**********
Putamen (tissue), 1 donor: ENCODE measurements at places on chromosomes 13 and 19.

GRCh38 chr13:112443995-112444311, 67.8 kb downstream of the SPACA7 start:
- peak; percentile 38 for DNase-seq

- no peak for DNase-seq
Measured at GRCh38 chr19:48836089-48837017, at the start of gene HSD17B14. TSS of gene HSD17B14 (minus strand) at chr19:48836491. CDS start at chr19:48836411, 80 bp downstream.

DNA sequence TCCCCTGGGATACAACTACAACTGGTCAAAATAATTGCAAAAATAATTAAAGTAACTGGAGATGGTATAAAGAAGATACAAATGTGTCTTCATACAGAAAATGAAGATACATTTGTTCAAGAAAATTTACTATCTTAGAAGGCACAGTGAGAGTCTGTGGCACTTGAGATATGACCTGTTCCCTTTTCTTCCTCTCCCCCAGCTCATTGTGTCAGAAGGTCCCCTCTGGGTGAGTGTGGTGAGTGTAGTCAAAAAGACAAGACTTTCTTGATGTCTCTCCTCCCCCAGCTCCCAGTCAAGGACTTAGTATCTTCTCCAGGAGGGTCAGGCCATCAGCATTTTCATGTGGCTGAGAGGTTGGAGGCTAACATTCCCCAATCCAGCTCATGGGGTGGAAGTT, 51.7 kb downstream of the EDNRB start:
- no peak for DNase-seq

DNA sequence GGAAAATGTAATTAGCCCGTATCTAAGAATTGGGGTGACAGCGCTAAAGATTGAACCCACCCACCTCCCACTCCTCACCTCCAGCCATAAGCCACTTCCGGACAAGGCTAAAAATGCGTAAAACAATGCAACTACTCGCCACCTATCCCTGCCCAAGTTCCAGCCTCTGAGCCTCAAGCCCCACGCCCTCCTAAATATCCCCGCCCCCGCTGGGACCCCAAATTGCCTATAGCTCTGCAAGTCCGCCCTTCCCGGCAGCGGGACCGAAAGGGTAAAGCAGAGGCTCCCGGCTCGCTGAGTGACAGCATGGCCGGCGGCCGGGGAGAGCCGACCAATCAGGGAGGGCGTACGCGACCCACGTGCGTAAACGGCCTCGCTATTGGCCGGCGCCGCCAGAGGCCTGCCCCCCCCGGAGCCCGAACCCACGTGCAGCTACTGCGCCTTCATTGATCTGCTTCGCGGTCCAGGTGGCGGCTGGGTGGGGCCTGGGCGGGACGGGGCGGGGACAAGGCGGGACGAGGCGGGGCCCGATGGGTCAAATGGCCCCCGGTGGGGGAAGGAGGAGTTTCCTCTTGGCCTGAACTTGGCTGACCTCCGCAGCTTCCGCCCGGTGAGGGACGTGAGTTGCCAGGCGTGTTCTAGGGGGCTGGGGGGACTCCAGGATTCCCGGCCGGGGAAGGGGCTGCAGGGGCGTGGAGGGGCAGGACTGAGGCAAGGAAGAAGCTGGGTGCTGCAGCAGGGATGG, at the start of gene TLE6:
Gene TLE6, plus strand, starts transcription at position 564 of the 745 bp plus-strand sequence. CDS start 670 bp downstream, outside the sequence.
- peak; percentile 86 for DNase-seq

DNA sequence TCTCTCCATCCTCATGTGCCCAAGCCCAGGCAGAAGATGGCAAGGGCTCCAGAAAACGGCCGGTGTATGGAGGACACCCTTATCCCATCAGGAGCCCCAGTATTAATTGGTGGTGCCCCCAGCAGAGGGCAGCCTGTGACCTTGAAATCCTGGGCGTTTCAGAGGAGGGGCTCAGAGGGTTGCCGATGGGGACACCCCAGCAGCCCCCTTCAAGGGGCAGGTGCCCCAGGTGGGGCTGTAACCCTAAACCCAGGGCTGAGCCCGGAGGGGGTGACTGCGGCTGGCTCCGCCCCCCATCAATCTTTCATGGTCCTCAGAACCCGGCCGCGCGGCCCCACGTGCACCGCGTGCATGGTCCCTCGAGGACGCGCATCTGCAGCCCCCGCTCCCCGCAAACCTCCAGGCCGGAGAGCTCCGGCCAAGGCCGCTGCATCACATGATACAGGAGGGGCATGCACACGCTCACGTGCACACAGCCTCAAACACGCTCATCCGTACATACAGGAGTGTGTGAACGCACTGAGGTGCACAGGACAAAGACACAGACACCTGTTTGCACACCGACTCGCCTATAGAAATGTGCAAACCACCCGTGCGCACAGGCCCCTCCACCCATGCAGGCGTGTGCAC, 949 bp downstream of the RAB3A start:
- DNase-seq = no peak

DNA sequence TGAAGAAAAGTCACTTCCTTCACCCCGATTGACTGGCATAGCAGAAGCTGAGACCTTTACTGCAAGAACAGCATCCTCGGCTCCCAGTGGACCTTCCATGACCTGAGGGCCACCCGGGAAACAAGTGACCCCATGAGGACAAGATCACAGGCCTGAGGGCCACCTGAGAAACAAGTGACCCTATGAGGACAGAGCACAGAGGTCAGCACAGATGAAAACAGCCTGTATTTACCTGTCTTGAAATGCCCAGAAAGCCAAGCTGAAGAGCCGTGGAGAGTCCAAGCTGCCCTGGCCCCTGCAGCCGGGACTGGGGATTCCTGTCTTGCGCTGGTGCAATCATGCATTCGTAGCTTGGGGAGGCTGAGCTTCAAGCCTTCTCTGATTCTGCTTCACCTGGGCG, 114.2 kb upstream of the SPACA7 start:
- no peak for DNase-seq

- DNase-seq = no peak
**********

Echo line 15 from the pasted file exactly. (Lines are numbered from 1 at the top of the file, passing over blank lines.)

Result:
- DNase-seq = no peak